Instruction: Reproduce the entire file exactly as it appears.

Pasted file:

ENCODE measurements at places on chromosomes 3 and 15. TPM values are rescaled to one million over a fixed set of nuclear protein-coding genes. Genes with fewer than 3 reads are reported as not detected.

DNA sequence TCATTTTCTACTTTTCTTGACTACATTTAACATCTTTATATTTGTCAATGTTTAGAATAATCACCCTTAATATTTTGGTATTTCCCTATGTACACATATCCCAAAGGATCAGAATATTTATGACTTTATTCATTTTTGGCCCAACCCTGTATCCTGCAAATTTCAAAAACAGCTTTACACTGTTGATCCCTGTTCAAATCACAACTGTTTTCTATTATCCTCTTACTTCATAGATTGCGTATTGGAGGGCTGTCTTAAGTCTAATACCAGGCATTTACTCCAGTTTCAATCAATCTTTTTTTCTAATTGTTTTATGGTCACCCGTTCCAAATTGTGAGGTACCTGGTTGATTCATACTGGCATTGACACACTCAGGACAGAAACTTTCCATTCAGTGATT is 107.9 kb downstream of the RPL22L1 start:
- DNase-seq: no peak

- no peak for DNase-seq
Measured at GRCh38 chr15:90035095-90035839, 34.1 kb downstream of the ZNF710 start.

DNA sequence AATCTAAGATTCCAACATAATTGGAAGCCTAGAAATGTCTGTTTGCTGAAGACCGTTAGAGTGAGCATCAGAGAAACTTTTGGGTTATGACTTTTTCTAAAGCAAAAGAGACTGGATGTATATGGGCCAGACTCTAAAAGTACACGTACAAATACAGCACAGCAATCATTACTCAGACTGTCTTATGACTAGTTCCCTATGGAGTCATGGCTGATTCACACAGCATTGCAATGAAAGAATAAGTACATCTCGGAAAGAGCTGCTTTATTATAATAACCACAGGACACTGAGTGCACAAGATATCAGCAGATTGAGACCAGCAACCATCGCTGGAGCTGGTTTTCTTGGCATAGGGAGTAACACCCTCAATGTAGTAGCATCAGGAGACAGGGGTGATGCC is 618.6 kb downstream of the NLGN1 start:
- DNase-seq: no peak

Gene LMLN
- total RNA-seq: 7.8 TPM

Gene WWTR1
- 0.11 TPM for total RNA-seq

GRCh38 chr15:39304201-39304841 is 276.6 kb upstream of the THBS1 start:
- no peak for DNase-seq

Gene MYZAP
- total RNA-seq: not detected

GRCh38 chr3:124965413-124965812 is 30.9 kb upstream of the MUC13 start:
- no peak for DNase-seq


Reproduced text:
ENCODE measurements at places on chromosomes 3 and 15. TPM values are rescaled to one million over a fixed set of nuclear protein-coding genes. Genes with fewer than 3 reads are reported as not detected.

DNA sequence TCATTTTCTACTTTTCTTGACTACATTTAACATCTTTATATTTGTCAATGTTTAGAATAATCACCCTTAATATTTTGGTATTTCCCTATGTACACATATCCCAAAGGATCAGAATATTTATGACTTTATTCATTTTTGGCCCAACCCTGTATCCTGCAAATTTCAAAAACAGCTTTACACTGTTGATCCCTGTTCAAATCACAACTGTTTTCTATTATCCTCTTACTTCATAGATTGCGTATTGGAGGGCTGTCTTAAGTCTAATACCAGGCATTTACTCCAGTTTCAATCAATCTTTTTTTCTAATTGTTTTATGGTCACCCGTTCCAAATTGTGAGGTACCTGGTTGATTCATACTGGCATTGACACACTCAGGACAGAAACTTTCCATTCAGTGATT is 107.9 kb downstream of the RPL22L1 start:
- DNase-seq: no peak

- no peak for DNase-seq
Measured at GRCh38 chr15:90035095-90035839, 34.1 kb downstream of the ZNF710 start.

DNA sequence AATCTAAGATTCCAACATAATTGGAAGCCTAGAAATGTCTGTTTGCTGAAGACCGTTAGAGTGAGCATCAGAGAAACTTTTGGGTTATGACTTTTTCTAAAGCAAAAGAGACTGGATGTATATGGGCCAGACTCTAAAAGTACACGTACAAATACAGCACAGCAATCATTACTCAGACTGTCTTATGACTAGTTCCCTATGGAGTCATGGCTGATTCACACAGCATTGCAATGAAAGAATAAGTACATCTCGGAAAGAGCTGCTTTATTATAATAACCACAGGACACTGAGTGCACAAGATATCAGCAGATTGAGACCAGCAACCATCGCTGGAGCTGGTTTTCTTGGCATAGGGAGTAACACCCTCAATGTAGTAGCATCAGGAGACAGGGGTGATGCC is 618.6 kb downstream of the NLGN1 start:
- DNase-seq: no peak

Gene LMLN
- total RNA-seq: 7.8 TPM

Gene WWTR1
- 0.11 TPM for total RNA-seq

GRCh38 chr15:39304201-39304841 is 276.6 kb upstream of the THBS1 start:
- no peak for DNase-seq

Gene MYZAP
- total RNA-seq: not detected

GRCh38 chr3:124965413-124965812 is 30.9 kb upstream of the MUC13 start:
- no peak for DNase-seq